By Emmanuel A. San Andres
The year 2020 is one for the history books. It has given us an unprecedented worldwide health and humanitarian crisis,
which has led to the worst economic catastrophe since the Great Depression almost a century ago.
Even in the most optimistic scenario—if we see a partial recovery at mid-year—the APEC region’s economy is projected to
contract by 2.7 percent in 2020. That is a loss of economic output worth USD 2.1 trillion, two times the GDP of Malaysia
For families and individuals, this means lost livelihoods. Unemployment in APEC economies is expected to increase from
3.8 percent in 2019 to 5.4 percent in 2020, which translates to about 81 million people who are jobless this year (23
million more than last year)—again, this is if we count upon an optimistic scenario wherein we start seeing a recovery
right about now.
The APEC region has not faced GDP and job loss at this scale since the Global Financial Crisis more than a decade ago,
and even then the region managed to achieve positive growth.
And yet, while there is no denying how catastrophic its effects will be on the lives of everyone, COVID-19 can be seen
as an opportunity.
The virus has not only exposed our deficiencies in healthcare access and capacity, but it has also made it clear that
our economies are inequitable, unsustainable, and fragile. We need to rethink how we do things, how we relate to each
other, and what we value. In short, after COVID-19, we need to reinvent our economies and societies.
Governments have already put in place extraordinary measures in support of those adversely affected by the downturn,
whether they are endangered businesses or households. Economies with adequate healthcare and social protection coverage
are now reaping the benefits of their investment, while those that don’t are having to compensate with ad hoc support.
Some of the fiscal and monetary policy support packages announced by governments have reached up to 20 percent of GDP in
some economies. Governments have had to dig deep and find the necessary resources to provide these extraordinary
assistance packages to households and businesses. In some economies, years of efficient tax management and investment in
economic resilience have paid off in the form of reserves that can be used in the recovery. In most economies, however,
these necessary support measures will have to be in turn supported by debt and future revenue flows.
In May I attended an online-only seminar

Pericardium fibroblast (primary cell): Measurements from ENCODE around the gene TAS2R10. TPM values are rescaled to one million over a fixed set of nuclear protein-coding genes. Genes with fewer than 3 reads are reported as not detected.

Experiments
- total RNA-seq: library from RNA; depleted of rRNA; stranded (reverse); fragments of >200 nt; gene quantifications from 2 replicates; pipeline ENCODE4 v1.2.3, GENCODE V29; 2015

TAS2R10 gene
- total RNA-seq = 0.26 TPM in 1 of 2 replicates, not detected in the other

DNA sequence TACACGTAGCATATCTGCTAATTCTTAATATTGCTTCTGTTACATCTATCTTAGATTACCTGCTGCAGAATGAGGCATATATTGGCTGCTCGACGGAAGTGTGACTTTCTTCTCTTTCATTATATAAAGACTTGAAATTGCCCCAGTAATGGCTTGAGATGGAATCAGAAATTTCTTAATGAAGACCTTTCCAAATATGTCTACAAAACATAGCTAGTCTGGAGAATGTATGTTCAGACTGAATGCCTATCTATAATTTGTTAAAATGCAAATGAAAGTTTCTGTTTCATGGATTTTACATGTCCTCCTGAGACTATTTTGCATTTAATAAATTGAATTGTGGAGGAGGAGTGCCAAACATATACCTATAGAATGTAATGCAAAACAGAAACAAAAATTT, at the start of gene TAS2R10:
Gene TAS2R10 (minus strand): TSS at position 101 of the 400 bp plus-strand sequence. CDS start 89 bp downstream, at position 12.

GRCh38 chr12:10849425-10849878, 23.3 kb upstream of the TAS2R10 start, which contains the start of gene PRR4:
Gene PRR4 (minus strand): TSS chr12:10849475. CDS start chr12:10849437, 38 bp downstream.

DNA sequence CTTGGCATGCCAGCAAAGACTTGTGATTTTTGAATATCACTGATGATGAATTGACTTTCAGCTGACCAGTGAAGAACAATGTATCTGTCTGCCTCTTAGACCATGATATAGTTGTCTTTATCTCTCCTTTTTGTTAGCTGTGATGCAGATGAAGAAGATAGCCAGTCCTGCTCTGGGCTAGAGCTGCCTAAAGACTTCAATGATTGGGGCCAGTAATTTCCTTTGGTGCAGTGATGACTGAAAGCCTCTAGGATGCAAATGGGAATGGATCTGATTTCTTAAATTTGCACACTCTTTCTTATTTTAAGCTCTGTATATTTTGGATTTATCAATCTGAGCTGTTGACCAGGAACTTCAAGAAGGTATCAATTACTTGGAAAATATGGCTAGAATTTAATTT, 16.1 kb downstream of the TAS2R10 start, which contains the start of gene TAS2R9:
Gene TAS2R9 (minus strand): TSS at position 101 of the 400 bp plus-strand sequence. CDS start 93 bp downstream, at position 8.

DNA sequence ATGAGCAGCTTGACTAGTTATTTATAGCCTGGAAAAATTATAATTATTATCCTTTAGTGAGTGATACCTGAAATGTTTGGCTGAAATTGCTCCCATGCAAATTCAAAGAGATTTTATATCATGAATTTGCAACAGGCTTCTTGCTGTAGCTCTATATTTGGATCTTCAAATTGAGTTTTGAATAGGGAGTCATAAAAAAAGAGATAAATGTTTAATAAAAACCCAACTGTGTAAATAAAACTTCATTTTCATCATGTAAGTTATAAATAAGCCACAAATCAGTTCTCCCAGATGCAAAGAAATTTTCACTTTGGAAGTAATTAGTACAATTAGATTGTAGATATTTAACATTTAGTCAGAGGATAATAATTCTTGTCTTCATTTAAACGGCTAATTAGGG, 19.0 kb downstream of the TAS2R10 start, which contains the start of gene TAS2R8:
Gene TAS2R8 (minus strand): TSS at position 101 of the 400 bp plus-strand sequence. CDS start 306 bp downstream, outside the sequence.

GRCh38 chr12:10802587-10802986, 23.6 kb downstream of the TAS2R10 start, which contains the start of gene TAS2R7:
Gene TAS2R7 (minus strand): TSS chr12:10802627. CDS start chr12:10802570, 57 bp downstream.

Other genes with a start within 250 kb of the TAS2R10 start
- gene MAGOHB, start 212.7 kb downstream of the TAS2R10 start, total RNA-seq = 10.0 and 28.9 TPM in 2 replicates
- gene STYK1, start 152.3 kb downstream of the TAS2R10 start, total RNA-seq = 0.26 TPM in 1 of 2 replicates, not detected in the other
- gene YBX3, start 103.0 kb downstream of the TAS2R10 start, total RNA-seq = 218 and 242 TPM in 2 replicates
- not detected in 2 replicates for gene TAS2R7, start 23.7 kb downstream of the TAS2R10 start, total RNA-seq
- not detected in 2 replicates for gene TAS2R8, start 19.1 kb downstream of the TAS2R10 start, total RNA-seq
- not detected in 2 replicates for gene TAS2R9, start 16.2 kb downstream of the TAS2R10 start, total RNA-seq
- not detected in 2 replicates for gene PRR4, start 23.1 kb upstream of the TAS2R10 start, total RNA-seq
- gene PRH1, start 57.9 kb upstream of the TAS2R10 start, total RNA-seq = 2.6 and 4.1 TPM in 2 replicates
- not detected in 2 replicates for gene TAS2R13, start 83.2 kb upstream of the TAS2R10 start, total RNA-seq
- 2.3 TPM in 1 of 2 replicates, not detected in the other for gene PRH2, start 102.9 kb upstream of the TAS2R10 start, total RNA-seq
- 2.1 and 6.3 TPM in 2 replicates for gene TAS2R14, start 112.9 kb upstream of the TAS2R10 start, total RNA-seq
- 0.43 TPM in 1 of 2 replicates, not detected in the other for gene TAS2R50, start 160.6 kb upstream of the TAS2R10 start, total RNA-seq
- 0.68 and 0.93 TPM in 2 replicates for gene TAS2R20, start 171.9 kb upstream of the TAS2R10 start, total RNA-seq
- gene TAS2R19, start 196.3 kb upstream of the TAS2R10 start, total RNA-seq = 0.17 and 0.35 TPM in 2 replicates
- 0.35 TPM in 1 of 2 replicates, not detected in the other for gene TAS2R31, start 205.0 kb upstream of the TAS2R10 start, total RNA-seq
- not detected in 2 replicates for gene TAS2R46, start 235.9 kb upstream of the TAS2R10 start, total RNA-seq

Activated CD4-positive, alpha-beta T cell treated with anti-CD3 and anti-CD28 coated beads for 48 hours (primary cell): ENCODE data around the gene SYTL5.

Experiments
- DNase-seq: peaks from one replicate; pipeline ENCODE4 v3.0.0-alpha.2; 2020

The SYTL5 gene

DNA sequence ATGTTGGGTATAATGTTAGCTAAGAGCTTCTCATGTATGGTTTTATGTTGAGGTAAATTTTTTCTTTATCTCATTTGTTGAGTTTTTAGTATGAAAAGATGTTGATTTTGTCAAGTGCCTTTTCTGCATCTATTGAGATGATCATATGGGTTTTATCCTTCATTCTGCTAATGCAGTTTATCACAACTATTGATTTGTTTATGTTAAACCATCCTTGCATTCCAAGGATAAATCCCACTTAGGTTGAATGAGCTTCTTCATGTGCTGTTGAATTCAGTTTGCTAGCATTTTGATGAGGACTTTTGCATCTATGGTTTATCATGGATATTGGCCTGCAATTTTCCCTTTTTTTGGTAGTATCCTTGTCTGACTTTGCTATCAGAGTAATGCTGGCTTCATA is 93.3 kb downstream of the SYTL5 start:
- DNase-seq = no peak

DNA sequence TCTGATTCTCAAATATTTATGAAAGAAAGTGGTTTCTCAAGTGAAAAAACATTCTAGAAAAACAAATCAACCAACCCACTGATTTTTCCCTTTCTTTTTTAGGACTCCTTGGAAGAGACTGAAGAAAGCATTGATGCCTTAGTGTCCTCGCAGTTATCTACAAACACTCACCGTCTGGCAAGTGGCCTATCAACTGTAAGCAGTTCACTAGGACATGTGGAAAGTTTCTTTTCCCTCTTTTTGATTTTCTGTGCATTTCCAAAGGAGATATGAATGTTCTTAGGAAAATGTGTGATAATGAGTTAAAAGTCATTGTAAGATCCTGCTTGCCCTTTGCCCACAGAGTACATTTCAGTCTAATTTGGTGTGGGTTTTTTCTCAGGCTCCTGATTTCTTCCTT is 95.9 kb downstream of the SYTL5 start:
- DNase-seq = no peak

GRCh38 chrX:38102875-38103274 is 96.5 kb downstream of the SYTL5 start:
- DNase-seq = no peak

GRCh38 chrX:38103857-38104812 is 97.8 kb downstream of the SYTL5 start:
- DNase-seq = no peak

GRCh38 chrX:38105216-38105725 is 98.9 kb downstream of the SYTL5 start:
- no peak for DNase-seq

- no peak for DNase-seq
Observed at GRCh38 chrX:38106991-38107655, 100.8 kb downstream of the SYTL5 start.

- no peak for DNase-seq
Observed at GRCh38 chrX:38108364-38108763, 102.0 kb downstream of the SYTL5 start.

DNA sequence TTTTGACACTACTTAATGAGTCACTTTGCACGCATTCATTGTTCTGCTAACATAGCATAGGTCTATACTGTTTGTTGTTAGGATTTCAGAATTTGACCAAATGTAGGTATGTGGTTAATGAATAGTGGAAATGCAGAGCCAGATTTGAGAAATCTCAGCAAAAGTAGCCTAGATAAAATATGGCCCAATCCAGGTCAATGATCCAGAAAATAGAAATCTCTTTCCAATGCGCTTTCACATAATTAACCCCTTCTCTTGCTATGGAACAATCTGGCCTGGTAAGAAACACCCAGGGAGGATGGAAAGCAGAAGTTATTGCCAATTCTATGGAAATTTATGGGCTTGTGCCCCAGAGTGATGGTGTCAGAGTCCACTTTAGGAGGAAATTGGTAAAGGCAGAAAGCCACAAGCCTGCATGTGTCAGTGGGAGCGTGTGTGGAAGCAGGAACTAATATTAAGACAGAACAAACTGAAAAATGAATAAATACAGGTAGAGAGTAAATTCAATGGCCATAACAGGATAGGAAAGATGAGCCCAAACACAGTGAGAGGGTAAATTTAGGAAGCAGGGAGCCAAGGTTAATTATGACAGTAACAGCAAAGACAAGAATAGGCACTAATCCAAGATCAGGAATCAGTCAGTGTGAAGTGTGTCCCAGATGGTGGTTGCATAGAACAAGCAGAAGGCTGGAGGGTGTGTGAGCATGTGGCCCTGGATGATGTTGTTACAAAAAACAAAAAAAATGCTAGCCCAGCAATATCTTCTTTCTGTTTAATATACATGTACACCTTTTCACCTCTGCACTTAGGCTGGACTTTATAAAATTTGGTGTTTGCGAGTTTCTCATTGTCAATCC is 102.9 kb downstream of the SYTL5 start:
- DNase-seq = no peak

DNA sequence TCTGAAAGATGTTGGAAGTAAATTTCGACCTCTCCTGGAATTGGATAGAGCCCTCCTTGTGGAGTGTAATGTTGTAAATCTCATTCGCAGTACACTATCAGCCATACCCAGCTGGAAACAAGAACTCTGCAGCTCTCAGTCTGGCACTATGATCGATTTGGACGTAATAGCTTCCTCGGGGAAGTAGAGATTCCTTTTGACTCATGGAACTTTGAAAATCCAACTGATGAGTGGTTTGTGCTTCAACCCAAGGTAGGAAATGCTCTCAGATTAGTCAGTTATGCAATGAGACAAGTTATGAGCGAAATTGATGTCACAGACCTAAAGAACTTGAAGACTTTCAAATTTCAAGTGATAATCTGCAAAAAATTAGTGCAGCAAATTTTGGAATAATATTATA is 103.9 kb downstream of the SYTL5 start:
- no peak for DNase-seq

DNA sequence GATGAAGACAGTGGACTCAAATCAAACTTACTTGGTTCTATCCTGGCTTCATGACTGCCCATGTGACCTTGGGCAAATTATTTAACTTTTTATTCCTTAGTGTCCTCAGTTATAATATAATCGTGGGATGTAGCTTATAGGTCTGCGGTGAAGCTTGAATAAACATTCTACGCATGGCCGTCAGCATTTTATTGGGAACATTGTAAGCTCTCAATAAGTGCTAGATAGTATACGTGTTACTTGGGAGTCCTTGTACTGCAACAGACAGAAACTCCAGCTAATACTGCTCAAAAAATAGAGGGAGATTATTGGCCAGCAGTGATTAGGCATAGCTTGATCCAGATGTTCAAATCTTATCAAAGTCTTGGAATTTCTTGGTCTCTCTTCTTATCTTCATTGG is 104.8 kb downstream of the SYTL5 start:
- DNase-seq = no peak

about how to prepare for the post-pandemic recovery. As an analyst from the APEC Policy Support Unit
, I was there to talk about the pandemic’s effect on APEC economies—which are collectively facing the full brunt of the
crisis in many fronts—and how to move forward.
[Related reading for effects on the region: APEC in the Epicentre of the COVID-19
To illustrate my point I brought up a crisis that happened thousands of miles from any APEC economy, hundreds of years
ago: the Great Fire of London in 1666.
In the 17th Century, London was crowded, narrow, and dirty. Wooden houses were close to each other, and there were
limited provisions for basic services such as fire brigades.
After the fire subsided, one-fifth of the city’s population has homeless. In the aftermath, the regent ordered London
rebuilt, not as it was, but with proper urban planning and provisions for public services.
The city was rebuilt better and more resilient, which positioned it to take advantage of the Industrial Revolution that
was to happen a century later, building the foundation of the world economy as we know it today.
In the world before COVID-19, the APEC region was already grappling with rising inequality and income gaps, which fed
anti-globalization sentiment that eventually led to the trade and technological tensions we are experiencing today.
When COVID-19 came into the picture the negative effects of inequality and lack of access to basic services were harshly
laid bare. It is hard to control a pandemic if not everyone who needs to be tested or cured has access to healthcare, or
if people fear impoverishment due to hospitalization. It is unrealistic to ask people to stay at home if they have no
income or safety nets to let them survive periods of self-isolation. Poorly paid nurses, grocery workers, and delivery
drivers are today’s frontline heroes. Policies that were once inconceivable—such as universal basic income and
healthcare for all—are now being tested by governments around the region.
We used to value profit over equity. We used to value wealth over health. We used to measure progress in dollars and not
in lives and livelihoods. All this will have to change.
The post-crisis recovery is not a time to go back to business-as-usual. It is a time to learn from the shortcomings of
the past, improve the narrative of trade and investment
, and develop economies that are inclusive, sustainable, and resilient. This is a time to rethink and rebuild better.
Emmanuel San Andres is an analyst at the APEC Policy Support Unit
. He is the co-author of numerous policy briefs and reports, including APEC in the Epicentre of COVID-19
; COVID-19, 4IR, and the Future of Work
; and the latest APEC Regional Trends Analysis